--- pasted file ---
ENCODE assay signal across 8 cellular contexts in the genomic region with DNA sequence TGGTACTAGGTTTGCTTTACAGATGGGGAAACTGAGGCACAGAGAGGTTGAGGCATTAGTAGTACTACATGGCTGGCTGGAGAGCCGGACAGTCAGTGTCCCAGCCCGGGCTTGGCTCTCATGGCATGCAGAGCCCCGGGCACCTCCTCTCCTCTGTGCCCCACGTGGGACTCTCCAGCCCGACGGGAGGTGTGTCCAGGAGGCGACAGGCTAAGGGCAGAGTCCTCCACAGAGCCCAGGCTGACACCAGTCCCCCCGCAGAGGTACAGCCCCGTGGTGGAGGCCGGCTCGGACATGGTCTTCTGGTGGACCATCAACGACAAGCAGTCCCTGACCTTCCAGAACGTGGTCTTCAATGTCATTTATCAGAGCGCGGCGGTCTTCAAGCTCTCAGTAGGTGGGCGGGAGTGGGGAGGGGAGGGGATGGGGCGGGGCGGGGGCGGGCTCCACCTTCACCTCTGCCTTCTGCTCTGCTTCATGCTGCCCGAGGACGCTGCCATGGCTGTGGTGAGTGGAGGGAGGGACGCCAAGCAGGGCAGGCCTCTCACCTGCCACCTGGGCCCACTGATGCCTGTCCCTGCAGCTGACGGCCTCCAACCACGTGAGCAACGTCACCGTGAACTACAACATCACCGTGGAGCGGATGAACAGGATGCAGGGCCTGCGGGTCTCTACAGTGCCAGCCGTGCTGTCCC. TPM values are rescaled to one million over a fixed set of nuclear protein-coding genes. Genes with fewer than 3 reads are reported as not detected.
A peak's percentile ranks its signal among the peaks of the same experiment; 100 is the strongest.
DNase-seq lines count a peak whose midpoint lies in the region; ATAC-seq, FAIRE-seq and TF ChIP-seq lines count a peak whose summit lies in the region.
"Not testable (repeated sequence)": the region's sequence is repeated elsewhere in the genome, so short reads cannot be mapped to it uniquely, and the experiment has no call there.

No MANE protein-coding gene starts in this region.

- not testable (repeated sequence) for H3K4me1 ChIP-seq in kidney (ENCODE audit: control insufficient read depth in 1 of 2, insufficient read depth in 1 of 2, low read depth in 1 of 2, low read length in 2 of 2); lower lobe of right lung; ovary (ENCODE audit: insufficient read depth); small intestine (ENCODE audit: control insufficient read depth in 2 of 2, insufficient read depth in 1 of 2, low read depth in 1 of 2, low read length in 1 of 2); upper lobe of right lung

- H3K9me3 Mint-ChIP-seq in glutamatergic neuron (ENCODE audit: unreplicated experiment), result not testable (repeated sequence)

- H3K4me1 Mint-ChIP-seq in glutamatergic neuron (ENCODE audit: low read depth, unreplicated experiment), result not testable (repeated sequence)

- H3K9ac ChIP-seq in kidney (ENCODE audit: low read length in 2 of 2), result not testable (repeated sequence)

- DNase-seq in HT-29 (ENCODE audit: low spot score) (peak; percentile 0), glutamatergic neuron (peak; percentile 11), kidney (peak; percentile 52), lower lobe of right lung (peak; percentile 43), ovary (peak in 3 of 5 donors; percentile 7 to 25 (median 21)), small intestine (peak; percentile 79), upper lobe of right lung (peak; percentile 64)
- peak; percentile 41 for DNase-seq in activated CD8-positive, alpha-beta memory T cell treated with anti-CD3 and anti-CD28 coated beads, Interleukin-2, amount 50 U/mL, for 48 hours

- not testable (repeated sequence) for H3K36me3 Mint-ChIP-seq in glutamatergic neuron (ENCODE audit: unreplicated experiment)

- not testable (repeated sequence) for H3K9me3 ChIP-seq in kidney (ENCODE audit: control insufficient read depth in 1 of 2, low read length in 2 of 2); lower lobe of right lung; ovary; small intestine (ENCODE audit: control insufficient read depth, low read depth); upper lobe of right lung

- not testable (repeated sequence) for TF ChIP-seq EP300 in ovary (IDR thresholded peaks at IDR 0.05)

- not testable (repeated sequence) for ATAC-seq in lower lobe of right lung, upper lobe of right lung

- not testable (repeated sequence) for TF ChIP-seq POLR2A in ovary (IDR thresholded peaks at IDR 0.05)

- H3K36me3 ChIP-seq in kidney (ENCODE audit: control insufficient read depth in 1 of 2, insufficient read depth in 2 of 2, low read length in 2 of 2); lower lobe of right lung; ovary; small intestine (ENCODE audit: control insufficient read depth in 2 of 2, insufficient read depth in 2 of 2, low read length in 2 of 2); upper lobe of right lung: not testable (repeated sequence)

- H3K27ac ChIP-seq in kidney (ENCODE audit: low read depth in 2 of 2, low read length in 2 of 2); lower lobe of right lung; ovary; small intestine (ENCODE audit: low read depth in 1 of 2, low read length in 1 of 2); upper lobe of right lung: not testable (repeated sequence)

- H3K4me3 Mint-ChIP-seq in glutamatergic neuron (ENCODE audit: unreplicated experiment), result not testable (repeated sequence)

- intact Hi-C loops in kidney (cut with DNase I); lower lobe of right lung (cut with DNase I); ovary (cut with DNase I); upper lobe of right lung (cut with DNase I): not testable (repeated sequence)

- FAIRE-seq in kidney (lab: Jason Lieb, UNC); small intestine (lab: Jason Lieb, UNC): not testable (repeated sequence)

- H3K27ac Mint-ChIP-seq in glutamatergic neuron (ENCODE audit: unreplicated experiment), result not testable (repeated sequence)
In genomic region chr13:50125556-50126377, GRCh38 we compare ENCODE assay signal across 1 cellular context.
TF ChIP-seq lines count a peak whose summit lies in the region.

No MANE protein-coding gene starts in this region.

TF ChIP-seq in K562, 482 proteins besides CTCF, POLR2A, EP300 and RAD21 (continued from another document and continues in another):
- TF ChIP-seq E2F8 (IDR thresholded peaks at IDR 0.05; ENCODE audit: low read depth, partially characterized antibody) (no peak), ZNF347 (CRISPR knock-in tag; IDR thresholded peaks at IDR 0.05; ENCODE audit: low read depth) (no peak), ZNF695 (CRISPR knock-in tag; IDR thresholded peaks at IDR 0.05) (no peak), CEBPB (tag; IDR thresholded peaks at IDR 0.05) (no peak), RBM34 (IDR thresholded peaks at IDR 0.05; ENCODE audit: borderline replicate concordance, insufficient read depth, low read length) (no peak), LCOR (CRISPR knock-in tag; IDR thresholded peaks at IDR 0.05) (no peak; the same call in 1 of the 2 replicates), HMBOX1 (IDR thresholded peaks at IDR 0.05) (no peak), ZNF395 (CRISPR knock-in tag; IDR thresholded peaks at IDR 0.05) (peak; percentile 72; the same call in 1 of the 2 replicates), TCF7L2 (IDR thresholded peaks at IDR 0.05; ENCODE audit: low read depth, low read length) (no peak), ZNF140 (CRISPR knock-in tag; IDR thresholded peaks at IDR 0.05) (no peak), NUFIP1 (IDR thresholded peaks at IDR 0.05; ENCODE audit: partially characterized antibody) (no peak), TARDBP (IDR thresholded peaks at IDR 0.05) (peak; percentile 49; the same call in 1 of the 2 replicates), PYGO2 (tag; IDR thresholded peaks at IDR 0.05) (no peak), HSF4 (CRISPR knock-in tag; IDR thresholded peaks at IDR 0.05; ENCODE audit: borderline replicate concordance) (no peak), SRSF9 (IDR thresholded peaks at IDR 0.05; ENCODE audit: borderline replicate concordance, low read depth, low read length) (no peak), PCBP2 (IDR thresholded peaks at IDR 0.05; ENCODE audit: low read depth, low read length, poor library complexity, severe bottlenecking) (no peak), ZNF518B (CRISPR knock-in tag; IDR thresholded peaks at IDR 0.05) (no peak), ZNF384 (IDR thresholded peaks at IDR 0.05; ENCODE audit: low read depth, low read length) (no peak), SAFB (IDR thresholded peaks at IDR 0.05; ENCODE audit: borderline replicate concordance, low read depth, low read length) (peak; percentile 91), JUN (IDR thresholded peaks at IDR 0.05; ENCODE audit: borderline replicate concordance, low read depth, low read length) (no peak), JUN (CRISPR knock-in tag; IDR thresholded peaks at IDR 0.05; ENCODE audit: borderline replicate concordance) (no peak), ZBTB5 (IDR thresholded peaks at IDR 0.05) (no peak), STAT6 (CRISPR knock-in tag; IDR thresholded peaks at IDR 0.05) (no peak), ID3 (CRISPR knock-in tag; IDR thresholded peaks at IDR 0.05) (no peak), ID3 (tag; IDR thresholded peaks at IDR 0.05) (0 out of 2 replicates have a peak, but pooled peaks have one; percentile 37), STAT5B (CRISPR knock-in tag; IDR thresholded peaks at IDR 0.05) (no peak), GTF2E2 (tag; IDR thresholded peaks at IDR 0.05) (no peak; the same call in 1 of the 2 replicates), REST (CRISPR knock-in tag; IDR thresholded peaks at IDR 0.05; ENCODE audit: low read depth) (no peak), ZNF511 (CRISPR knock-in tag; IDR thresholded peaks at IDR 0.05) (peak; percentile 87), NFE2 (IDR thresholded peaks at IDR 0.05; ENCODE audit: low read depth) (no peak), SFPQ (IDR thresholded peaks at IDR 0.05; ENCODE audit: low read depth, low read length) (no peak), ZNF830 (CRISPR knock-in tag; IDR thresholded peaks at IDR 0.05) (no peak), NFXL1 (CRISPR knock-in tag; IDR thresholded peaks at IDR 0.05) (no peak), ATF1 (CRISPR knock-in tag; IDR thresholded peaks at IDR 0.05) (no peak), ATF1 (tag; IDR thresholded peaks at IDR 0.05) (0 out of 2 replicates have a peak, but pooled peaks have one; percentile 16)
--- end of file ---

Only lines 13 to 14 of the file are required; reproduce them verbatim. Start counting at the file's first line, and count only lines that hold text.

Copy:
- not testable (repeated sequence) for H3K9me3 ChIP-seq in kidney (ENCODE audit: control insufficient read depth in 1 of 2, low read length in 2 of 2); lower lobe of right lung; ovary; small intestine (ENCODE audit: control insufficient read depth, low read depth); upper lobe of right lung

- not testable (repeated sequence) for TF ChIP-seq EP300 in ovary (IDR thresholded peaks at IDR 0.05)